Attorney General J. Joseph Curran Jr., whose staff has issued opinions on the timing of petition drives, is the father-in-law of one of the leading candidates to oppose the governor - Baltimore Mayor Martin O'Malley.

And the state elections administrator, who must oversee the certification of the signatures, sued the state two years ago to keep her job after Ehrlich appointees to the Elections Board tried to fire her.

The Ehrlich-backed Fair Elections group now has a month to collect the remaining 32,000 signatures needed to place the issue on the ballot.

Thomas Roskelly, the group's director, said yesterday that Marylanders of all political persuasions are outraged that early voting has been implemented without more safeguards against fraud and are eager to sign.

"What we're looking for is every single voter to cast a legal ballot. That's what Democrats want, that's what Republicans want, that's what independents want," Roskelly said. "Well, that's not the way it is."

The legality of the Republicans' petition drive on one of the bills is uncertain, however.

The constitution allows citizens to petition laws to referendum by collecting signatures in the months after a bill passes. But the initial law establishing early voting was approved in spring 2005. Ehrlich vetoed it, and the legislature overrode him in January.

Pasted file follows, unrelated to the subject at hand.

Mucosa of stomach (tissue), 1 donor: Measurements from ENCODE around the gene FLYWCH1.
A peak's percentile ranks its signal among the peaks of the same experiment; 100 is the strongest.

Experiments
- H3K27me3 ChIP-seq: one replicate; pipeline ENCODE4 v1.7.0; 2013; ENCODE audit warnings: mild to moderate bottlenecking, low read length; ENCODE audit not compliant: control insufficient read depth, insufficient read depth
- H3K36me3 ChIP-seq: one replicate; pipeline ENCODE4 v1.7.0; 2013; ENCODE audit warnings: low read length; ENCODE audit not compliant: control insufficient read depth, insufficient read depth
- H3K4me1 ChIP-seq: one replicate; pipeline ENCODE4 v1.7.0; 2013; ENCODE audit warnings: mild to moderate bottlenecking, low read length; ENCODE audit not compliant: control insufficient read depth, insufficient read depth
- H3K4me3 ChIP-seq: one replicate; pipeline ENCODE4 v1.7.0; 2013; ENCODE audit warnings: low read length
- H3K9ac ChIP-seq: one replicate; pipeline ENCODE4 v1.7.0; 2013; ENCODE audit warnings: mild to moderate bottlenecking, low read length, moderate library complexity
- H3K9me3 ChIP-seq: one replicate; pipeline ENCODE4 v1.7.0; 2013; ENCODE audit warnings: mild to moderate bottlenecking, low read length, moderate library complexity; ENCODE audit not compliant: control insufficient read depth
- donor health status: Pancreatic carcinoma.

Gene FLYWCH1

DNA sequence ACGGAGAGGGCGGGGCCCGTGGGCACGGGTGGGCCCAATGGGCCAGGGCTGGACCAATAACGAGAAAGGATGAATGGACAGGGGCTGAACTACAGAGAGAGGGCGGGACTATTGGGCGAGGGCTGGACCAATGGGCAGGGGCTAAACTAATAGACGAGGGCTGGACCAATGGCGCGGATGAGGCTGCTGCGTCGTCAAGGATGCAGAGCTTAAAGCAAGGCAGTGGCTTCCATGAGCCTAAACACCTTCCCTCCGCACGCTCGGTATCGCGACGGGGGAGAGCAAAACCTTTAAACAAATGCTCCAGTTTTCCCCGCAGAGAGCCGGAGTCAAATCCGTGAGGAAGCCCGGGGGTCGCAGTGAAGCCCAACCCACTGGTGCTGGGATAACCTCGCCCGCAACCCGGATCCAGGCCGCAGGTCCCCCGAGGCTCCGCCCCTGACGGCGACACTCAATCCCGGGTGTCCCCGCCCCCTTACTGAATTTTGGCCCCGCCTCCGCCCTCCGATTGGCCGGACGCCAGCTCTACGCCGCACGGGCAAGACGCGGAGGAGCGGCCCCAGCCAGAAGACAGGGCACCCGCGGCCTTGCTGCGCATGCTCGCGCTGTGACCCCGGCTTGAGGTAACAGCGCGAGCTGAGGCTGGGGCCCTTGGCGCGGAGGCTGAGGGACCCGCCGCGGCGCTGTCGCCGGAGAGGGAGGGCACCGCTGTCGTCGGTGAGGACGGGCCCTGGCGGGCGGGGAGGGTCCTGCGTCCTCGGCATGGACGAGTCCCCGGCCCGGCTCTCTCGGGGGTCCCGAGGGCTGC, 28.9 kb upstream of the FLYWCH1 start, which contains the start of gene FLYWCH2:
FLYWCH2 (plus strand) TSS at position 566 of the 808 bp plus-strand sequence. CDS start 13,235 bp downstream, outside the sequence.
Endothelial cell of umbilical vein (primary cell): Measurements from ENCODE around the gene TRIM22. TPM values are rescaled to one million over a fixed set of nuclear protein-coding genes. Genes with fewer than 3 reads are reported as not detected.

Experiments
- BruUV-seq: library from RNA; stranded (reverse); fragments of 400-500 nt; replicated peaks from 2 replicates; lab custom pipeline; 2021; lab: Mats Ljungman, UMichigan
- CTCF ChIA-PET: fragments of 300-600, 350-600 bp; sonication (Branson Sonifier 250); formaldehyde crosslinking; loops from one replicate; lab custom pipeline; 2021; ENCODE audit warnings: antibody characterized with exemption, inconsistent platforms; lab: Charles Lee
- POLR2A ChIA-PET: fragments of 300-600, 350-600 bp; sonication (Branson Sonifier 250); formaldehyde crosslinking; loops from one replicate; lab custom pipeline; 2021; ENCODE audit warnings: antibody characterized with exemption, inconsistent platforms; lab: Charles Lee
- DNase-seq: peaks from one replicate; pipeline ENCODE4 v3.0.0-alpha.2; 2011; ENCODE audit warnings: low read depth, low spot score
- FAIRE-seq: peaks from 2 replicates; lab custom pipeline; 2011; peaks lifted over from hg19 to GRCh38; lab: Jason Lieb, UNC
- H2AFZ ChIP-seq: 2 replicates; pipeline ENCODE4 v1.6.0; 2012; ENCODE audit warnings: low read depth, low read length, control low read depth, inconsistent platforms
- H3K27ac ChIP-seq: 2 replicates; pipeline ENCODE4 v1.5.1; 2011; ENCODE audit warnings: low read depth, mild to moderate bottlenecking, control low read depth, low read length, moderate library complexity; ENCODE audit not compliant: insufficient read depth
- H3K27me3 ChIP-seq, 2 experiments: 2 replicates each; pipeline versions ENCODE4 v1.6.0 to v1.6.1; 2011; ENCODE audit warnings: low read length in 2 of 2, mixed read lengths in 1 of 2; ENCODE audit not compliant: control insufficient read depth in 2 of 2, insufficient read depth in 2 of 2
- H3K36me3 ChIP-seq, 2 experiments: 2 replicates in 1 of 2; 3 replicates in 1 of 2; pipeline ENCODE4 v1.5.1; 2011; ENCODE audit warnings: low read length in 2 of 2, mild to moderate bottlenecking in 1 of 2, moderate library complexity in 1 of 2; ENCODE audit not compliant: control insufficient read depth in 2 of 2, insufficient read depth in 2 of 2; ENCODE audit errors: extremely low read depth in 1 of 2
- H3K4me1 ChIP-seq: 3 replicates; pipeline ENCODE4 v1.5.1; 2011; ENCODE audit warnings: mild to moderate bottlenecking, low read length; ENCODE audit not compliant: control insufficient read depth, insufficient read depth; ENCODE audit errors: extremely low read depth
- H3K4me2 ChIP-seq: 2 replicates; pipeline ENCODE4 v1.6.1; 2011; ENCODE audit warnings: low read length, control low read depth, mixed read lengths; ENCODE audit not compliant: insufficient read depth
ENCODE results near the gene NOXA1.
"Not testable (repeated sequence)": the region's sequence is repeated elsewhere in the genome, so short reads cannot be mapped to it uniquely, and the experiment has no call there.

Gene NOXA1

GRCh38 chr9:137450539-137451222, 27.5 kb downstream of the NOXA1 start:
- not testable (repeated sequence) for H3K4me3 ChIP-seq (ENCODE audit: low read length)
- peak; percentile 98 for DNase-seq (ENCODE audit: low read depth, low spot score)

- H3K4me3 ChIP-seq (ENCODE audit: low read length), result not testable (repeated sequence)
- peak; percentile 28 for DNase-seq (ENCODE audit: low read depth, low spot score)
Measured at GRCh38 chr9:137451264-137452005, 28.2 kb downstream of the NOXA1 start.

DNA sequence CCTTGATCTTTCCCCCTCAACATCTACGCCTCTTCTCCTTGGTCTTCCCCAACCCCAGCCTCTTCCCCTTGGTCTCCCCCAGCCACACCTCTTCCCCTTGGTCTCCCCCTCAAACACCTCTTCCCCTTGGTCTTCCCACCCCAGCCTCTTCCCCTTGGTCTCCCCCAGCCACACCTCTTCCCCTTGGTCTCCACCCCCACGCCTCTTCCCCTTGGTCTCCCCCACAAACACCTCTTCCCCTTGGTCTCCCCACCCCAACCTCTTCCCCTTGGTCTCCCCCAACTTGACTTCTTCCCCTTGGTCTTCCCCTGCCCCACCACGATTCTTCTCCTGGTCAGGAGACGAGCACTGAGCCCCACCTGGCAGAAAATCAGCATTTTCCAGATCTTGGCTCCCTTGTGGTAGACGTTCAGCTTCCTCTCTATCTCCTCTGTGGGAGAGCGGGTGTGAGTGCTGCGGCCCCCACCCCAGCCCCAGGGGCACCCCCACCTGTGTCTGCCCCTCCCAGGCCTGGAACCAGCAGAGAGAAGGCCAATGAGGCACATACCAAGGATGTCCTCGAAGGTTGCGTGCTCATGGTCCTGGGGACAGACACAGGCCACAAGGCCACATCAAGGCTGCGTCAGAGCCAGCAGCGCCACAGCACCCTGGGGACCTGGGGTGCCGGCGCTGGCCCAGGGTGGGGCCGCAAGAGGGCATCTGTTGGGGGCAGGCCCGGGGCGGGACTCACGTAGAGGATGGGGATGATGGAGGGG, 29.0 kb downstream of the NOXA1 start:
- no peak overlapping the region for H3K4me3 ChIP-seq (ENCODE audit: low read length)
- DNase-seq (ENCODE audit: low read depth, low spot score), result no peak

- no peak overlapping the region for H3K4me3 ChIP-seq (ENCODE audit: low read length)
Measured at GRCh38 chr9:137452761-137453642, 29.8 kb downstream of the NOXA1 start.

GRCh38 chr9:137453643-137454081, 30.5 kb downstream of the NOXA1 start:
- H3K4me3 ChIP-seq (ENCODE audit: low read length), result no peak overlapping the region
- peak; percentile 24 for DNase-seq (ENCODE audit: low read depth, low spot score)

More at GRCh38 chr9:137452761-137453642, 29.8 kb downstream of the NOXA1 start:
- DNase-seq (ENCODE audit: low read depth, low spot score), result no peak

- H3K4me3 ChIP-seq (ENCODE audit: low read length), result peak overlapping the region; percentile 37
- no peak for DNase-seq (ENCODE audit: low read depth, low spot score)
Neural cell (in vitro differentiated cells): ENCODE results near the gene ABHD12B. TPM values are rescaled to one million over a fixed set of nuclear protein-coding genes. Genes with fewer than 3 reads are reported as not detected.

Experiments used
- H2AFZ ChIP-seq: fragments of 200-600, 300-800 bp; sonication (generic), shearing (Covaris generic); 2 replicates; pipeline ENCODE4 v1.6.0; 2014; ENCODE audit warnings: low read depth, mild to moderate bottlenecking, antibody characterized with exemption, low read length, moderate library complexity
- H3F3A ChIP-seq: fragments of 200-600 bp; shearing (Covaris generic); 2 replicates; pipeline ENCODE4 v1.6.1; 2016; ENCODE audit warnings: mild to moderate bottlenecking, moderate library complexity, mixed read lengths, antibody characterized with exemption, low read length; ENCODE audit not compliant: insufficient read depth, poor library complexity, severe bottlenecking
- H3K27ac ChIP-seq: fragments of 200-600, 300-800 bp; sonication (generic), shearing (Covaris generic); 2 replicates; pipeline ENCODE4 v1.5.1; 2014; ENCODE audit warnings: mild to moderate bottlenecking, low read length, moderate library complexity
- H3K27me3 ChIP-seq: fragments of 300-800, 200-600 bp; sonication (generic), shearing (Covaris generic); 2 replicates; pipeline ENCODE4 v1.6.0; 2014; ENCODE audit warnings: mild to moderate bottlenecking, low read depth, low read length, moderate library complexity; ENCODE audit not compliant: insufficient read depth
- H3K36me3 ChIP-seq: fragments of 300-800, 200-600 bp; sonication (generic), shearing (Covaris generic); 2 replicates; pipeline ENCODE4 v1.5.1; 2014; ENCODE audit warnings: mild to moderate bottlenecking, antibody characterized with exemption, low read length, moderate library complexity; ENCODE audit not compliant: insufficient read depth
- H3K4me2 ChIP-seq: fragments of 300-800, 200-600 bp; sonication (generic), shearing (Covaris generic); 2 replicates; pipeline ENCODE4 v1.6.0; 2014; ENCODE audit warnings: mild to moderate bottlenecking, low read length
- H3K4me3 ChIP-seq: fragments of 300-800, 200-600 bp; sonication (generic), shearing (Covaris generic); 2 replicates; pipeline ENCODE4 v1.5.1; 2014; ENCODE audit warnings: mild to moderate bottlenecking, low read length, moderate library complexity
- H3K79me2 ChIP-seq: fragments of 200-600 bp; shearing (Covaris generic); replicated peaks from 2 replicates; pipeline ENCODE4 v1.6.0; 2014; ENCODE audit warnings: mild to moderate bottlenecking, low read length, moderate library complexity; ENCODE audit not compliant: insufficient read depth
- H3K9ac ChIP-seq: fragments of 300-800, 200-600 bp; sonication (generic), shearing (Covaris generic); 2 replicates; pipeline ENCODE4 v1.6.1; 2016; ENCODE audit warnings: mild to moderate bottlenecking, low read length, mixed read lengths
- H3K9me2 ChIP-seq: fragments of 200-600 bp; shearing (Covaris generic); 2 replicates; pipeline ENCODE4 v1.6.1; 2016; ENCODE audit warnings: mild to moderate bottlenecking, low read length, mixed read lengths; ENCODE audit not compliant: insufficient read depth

In response to questions about a vetoed bill last year, Assistant Attorney General Robert A. Zarnoch said signatures would have to be gathered immediately after the legislative session when the bill was initially passed, not when the veto is overridden.

Zarnoch said yesterday that the constitution does not directly address such a scenario, and it appears never to have come up in the more than 90 years since Marylanders got the right to petition bills to referendum.

But, he said, the interpretation he offered is the one that most closely fits with the intent of the referendum article.

The issue "could very well" end up in court, he said: "There's no perfect fit here. This is something where if you really thought about it, you might do differently, but we've got to live with what's there."